At this point the manager came up and apologized and offered us a free creme brulee for dessert. I was silently taken aback that he would only offer the creme brulee, and so we told him we'd think about it. Meanwhile I finished my salty scallops.
We looked at the dessert menu. I carefully noted the price of the creme brulee versus the other desserts - for the most part, the same. My guest picked what I had initially wanted, so I chose the chocolate decadence. Now another little aside on The Firehouse is that my friend, the 5-star pastry chef trained in Italy, used to be the pastry chef for The Firehouse. Now she's the personal chef to the Raley-Teel family. Anyway, me and my sweet tooth know good dessert and the standard that The Firehouse used to have. This chocolate decadence was passable at best. It reminded me of something you would get from a grocer's bakery and not something freshly made.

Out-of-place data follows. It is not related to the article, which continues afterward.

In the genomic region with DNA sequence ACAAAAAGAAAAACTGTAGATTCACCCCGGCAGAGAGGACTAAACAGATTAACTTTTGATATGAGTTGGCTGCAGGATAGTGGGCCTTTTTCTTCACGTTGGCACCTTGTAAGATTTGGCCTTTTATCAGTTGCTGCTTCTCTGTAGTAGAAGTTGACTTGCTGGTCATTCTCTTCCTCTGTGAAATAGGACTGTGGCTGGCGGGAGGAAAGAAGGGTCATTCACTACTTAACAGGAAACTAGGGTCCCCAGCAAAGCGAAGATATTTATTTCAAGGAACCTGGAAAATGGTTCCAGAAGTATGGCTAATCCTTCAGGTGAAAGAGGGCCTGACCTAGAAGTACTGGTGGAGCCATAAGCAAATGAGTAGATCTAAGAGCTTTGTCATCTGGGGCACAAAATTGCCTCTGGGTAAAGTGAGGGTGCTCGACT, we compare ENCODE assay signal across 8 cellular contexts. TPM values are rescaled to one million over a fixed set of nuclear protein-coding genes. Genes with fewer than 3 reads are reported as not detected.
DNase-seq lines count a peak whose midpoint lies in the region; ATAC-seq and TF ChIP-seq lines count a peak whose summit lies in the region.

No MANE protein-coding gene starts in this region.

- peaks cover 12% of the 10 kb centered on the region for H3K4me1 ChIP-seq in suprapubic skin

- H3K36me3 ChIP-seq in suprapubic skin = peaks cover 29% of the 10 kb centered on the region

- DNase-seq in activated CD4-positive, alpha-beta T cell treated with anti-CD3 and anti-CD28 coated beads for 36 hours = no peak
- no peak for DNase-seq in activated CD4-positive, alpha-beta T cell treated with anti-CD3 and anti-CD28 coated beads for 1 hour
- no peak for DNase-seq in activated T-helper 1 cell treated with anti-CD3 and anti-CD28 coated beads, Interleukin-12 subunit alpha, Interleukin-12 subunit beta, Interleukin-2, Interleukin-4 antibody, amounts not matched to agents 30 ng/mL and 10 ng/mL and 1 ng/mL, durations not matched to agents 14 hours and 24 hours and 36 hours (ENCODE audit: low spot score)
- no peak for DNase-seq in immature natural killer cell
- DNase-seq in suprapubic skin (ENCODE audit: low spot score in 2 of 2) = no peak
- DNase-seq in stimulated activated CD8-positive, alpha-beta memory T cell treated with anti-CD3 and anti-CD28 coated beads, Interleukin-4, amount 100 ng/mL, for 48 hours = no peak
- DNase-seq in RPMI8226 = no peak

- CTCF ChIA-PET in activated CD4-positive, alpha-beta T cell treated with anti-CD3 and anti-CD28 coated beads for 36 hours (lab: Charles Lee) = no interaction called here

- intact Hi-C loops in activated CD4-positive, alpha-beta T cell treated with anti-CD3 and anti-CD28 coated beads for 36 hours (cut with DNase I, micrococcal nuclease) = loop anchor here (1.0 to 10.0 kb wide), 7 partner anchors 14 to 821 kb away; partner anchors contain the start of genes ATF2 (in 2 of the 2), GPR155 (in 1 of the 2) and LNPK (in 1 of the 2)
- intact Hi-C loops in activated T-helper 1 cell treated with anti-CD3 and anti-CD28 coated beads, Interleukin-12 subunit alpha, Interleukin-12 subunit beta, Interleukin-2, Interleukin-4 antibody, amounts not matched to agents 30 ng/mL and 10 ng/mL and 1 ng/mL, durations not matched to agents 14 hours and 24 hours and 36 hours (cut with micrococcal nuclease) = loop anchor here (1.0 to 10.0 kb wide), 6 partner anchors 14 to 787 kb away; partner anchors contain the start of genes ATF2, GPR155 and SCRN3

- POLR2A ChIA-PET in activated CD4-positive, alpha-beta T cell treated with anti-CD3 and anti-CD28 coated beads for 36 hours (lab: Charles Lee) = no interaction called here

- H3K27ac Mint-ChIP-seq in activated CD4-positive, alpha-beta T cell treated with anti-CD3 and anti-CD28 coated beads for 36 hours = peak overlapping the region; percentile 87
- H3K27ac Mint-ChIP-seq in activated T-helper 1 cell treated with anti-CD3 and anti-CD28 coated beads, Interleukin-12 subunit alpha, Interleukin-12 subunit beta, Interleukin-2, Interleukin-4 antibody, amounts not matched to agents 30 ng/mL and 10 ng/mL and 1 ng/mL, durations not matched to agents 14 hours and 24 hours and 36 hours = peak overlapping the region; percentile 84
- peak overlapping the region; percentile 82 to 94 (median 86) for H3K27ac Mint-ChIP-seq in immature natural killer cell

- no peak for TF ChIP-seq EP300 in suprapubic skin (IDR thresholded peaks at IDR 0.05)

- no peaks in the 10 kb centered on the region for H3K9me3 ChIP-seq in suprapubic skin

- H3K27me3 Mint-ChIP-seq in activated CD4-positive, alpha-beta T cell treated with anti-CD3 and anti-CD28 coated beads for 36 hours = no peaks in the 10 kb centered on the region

So now we end with the best dish of the entire meal - Passion Fruit Mousse - macadamia nut Japonaise cake and passion fruit mousse with coconut tuile and tropical fruit salsa. We both loved the tangy sweetness of the passion fruit mousse. I should have just ordered the same thing!
The bill arrived and they did remove the swordfish and one of the desserts, noted as "food waste". Even then, we paid over $100 with the tax and tip. Fancy restaurants come with fancy price tags, even without any alcohol. My guest has no interest in returning any time soon. As I said in the beginning, with a restaurant spanning as many decades as The Firehouse has, you do have to suffer through the ups and downs. Today was a down. It's just tough to say how long a break does one take before checking to see if it's at an up again. Another ten years?